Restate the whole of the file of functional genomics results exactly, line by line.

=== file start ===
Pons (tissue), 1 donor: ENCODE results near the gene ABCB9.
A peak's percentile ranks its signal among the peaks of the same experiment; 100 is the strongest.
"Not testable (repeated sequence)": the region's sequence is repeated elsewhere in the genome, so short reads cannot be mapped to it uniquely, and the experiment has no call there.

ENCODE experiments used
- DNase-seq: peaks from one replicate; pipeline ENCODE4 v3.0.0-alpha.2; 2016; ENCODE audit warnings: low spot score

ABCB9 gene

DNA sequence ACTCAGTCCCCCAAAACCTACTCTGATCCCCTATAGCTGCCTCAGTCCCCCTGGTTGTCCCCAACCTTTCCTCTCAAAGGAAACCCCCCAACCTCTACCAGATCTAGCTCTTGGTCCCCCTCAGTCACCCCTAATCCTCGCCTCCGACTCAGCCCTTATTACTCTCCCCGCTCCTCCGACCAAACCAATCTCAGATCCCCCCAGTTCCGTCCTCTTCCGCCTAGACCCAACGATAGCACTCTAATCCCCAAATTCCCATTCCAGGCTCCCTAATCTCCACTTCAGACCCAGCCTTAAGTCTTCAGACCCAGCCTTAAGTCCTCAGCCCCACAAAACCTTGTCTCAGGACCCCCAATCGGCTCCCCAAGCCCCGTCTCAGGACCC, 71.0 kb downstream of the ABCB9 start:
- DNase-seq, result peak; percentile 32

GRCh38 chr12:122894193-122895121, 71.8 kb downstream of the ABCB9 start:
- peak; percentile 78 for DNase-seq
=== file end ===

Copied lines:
Pons (tissue), 1 donor: ENCODE results near the gene ABCB9.
A peak's percentile ranks its signal among the peaks of the same experiment; 100 is the strongest.
"Not testable (repeated sequence)": the region's sequence is repeated elsewhere in the genome, so short reads cannot be mapped to it uniquely, and the experiment has no call there.

ENCODE experiments used
- DNase-seq: peaks from one replicate; pipeline ENCODE4 v3.0.0-alpha.2; 2016; ENCODE audit warnings: low spot score

ABCB9 gene

DNA sequence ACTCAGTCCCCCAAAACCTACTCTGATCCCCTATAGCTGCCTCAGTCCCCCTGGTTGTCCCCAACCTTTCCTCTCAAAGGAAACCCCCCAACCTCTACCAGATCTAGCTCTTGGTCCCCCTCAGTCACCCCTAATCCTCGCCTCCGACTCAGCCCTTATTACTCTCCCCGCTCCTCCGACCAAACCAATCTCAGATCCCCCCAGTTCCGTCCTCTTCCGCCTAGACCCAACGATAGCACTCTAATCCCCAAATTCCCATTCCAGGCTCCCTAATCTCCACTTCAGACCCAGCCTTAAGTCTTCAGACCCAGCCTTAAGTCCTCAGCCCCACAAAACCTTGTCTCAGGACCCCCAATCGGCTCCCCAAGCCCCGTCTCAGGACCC, 71.0 kb downstream of the ABCB9 start:
- DNase-seq, result peak; percentile 32

GRCh38 chr12:122894193-122895121, 71.8 kb downstream of the ABCB9 start:
- peak; percentile 78 for DNase-seq